That is, if we get to race. Hurricane Irma currently looks poised to hit Florida or Georgia, possibly the Carolinas after shaving her way up the coast from Miami. this could easily result in tropical storm-force winds and rain soaking New Jersey by the end of next week. My race getting canceled is among the least important things that can result from a hurricane, so I’m not going to ask for any pity. But I do hope I get to race.


The Next Steps.

4 September 2017

I’ve been reached out to by an academic hospital, not MECMC. I sent them my resumé in response to an advertised position for a new Quality Director. They reached out with some additional questions. They’re narrowing down an interview list. I’m hoping to be on it.

I’ve been thinking about what my next steps are. What do I want? My dream of being the director of advanced engineering at MECMC is feeling more and more remote. My boss is a good boss. But she doesn’t seem enthusiastic about advancing my career. At least, not according to the visions that I have.

So I ask myself. What’s next? Do I want more administrative responsibility? Do I want to be an executive? Where are my best options for growth and impact? What mark do I want to leave on healthcare? Is it arrogant to think I can even have one?

I feel like I have a reasonably impressive resumé at this point. But it’s full of heavily academic accomplishments. I have been consciously trying to expand my experience along the management track. I’ve taken short courses in management. I’ve published papers in management journals.

But am I a director? That starts to get into serious responsibility.  Accountability for hospital-wide initiatives. Accreditation. Liasing with governments and hospital membership organizations. Administrative bureaucracy on a logarithmic scale.

I’m a lazy person.  I barely work 20 hours a week most weeks. If that. Being a director would require many more hours, and it would mean mostly abandoning the subject matter expertise that has been the hallmark of my competence for the past 20 years.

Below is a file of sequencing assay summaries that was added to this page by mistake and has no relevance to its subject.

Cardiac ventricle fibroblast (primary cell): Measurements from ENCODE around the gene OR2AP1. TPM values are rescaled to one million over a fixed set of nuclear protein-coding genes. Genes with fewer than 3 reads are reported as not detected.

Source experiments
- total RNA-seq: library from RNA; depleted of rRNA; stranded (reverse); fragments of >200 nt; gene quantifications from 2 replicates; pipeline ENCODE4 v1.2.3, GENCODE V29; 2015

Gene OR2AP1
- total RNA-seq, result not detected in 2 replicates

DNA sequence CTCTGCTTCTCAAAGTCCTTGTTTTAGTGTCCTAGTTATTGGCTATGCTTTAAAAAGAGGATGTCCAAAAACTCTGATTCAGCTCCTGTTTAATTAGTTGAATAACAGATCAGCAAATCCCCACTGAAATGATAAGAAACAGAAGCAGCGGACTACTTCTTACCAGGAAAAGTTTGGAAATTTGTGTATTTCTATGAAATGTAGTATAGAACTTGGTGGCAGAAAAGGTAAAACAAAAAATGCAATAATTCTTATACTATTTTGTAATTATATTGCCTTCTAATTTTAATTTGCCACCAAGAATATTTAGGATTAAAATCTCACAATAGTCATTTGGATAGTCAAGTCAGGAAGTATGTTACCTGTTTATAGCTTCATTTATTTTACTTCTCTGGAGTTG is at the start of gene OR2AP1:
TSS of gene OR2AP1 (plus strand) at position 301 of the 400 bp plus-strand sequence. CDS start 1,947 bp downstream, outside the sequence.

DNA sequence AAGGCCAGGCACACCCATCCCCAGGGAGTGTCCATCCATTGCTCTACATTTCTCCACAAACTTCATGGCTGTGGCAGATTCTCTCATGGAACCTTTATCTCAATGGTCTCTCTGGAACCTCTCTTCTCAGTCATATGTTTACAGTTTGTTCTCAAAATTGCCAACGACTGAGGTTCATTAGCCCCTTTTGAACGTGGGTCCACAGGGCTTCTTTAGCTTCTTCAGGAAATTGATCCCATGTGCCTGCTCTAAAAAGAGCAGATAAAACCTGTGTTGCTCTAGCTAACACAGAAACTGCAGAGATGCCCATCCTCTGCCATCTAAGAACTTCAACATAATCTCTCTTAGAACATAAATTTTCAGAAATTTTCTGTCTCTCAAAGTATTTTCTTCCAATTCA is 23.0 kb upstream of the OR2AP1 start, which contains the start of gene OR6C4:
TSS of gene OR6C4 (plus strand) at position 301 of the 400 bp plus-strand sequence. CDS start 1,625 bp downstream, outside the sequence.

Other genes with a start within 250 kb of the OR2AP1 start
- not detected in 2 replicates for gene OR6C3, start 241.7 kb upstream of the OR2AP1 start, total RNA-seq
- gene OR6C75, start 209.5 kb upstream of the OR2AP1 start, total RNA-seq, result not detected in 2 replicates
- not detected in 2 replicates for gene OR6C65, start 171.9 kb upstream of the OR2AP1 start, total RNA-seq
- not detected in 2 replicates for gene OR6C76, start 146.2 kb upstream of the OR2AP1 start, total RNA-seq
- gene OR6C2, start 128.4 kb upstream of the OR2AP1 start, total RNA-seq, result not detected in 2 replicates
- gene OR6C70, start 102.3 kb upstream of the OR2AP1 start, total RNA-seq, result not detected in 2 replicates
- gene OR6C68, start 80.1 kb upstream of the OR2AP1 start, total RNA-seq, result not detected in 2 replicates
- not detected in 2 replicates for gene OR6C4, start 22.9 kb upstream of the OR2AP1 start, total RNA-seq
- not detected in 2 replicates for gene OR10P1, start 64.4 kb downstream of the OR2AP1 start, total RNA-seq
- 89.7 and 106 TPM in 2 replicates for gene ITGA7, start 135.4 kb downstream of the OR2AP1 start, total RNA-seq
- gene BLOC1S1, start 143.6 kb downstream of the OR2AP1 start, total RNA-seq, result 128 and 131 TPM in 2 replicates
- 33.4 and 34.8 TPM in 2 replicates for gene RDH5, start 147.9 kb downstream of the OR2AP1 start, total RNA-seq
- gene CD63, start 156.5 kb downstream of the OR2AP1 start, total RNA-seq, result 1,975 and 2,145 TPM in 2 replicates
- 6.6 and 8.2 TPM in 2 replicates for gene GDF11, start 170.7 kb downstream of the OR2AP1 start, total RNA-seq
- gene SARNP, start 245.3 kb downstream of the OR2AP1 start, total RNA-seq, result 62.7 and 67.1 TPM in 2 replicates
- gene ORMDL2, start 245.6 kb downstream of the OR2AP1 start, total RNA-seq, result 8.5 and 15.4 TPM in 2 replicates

But it would also mean having a much larger footprint on an organization. A much larger ability to influence how care is provided. To design and implement programs designed to make lives better. Patients’ lives. Employees’ lives.

It would likely also mean a much larger paycheck. Though it’s hard to know for sure. MECMC is an enormous, wealthy institution and the hospital I applied to is neither, to my knowledge. I am satisfied with my compensation at my current job, but like most people, I’d take more if I could get it

So I have a lot of thinking to do.


Sixteen into the Wind.

1 September 2017

Yesterday was my long ride. The longest before my race. Sixty miles of road bike monotony. Just me, the bike, and the road. I put down about 600 calories and 60 oz of liquids during the ride, which included a spectacular cloudburst at mile 18 that meant I was riding wet for 42 miles. I averaged 15.9 mph for the whole thing. And I hit 56 miles, the length of my race, at 3:28:15 or so, which is exactly where I want to be. 16 miles per hour.

The whole ride out was into the wind, and marking time was a challenge but good. A little uphill, along the banks of the river. A little into the wind. Out at the turnaround I nearly got a little lost as I ran out of trail and rode on streets. But I figured it out and maintained a good speed regardless. As time wore on, it became more difficult to keep pace, as my legs burned. But I did it.

A lot of stuff goes through your head on a 60 mile ride. I don’t ride with music or anything, so it’s just me and the road. One thing is, WHY THE FUCK WON’T MY GODDAMN FRONT DERAILLEUR WORK LIKE IT’S SUPPOSED TO. That lasted about 14 miles. I’m taking it in to put it into race condition and I have confidence in my local bike shop.

But mostly, long-distance cycling is contemplative. I am mostly on flat ground, so I’m not pushing myself from a cardiovascular perspective really hard. It’s mostly about the slow burn of about 60 calories a mile. I’m feeling capable. Ready. Strong. I’m still a little heavy, but that’s just what it is. Now I have two weeks until the race. Hopefully Hurricane Irma stays away from the East Coast, and I can get it in.